VICTORY: Nebraska Becomes the 19th US State to Abolish the Death Penalty!

By Christy Hargesheimer, Nebraska resident and Nebraska State Death Penalty Action Coordinator for Amnesty International USA

Wow, who would have thought it possible? Red-state Nebraska (with a few purple splotches) actually has repealed the death penalty by voting to override the Governor’s veto! And who were the people responsible for finally pushing this through? A strong coalition of abolitionists, plus some unlikely suspects, that’s who.

First, a little bit of history: Nebraska was the first state to legislatively abolish the death penalty in the modern era, in 1979, but the bill failed to survive the governor’s veto. Subsequently, we saw three executions in the 1990’s, the last one being in 1997.

In 1999 a legislative moratorium bill passed, but was vetoed. In its place, a study was authorized, to be conducted by David C. Baldus of Iowa. The study concluded that the death penalty was arbitrarily applied, depending more on geography, class, race, and the discretion of prosecutors than on fairness.

In 2008, the State Supreme Court ruled that the use of the electric chair was deemed ”cruel and unusual punishment” because at that time Nebraska was the only place on earth that had electrocution as our sole method of execution. Lethal injection replaced the electric chair as the means of execution, but since legal procurement of drugs has eluded the state, the death penalty has essentially been put on hold.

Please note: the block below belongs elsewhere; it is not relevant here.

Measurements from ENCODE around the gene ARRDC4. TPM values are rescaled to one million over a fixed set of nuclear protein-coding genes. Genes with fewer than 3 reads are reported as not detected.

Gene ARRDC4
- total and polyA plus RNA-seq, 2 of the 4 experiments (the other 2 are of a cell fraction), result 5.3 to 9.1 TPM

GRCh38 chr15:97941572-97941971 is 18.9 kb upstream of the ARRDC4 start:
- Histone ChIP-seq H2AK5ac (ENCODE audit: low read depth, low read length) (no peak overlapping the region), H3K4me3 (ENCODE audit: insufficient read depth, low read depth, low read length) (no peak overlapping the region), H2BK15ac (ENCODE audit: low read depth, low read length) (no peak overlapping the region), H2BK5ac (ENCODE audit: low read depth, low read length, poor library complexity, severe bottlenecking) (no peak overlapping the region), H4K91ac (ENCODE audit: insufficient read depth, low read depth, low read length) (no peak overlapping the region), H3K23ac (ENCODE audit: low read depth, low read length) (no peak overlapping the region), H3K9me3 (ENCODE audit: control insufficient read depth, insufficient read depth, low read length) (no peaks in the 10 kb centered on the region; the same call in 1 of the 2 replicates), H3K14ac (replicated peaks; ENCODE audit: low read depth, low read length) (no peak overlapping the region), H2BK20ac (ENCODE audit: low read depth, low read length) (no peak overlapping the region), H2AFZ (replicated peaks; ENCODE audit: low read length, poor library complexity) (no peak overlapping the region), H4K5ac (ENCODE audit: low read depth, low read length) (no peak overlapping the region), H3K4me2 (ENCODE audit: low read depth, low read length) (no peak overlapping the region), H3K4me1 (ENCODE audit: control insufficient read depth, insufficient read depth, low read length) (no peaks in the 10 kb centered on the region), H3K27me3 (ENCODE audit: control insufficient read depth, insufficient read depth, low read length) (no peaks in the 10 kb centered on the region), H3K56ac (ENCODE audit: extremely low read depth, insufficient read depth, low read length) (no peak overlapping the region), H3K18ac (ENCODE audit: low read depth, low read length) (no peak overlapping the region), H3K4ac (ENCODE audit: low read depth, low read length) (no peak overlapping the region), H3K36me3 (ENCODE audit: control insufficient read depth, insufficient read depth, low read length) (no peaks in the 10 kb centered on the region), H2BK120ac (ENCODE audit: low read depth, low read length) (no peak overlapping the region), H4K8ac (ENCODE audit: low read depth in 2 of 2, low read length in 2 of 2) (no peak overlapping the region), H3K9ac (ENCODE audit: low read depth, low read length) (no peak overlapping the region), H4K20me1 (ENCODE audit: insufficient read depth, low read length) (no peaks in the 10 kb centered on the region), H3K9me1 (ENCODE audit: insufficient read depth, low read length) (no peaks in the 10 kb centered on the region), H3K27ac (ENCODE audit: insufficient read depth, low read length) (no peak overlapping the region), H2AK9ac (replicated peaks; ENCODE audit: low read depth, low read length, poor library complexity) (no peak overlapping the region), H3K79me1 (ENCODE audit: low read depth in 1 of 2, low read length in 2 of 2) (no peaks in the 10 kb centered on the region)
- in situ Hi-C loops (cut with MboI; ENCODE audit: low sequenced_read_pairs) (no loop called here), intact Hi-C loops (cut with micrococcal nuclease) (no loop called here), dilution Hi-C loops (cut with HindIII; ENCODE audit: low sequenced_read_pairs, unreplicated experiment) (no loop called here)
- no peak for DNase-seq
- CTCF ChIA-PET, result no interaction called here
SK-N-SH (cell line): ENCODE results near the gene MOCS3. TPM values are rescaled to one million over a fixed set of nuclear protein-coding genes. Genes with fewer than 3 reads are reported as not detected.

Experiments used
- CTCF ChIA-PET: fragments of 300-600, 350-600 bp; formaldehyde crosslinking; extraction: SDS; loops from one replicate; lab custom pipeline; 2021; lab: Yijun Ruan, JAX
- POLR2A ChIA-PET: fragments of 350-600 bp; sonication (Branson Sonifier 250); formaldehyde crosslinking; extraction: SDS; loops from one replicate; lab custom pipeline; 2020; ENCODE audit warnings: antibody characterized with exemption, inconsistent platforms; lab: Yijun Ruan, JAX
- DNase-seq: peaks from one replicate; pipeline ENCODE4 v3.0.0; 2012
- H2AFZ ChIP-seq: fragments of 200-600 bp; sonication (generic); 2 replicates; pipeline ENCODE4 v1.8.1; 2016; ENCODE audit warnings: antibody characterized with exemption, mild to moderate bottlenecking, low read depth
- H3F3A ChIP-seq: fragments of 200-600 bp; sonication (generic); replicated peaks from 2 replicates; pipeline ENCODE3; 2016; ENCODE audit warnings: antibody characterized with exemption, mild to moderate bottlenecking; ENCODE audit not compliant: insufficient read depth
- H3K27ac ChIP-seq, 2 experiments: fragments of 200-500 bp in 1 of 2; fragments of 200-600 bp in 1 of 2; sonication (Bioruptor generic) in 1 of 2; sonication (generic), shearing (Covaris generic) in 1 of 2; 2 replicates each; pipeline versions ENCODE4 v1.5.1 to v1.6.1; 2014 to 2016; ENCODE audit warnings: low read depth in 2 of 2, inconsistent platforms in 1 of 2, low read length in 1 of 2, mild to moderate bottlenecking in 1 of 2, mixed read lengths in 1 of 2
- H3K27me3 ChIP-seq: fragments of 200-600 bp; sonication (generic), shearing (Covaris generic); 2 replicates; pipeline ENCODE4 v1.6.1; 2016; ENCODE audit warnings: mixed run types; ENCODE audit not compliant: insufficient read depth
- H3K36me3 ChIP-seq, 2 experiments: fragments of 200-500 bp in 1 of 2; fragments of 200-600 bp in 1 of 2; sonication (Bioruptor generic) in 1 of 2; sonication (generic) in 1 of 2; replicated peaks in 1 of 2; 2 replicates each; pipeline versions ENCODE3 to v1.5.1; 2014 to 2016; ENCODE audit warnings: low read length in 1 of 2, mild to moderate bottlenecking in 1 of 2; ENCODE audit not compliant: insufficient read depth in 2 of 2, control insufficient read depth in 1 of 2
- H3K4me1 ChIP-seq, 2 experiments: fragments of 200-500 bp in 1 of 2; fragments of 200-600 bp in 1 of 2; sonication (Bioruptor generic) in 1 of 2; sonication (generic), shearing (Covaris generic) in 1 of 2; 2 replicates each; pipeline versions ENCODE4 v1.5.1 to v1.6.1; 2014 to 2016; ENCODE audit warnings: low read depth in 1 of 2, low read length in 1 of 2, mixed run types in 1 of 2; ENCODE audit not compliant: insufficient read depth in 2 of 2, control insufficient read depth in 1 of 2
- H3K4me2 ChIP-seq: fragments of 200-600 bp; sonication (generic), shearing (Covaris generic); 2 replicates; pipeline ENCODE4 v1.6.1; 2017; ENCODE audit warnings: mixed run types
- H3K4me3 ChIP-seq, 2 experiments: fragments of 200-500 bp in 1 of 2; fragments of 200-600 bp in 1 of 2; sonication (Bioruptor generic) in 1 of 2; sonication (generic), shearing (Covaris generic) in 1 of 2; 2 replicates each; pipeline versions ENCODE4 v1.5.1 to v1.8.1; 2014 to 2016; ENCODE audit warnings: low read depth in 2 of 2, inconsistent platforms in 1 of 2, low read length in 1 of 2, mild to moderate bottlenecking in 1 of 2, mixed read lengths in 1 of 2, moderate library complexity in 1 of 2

Finally, in 2013, we had enough votes for abolition, but not enough to overcome a filibuster.

But this year, after decades of struggle, we had the votes to halt a filibuster, and the bill sponsored by Sen. Ernie Chambers of Omaha, who has fought for abolition for some 40 years, finally saw its way to final passage.

The suspense was great; would we be able to override the Governor’s promised veto, or would that prove to be an unsurmountable barrier as in 1979? Today, we have our answer. Let the celebration begin!

So, getting back to my crediting “unusual suspects”… Just who has helped bring us to this historic moment? Many victims’ family members have spoken out about the tremendous negative impact the continuous attention presented by the media has had on their lives. Many religious voices (including the Pope and the Dalai Lama) have supported repeal. Law officers, and even some prosecutors, a former Nebraska judge, and former wardens from other states have said that it’s time to move on. But in Nebraska, it’s really the conservative legislators who have turned the corner and have begun to present arguments, both moral and economic, that signal an end to a failed enterprise.

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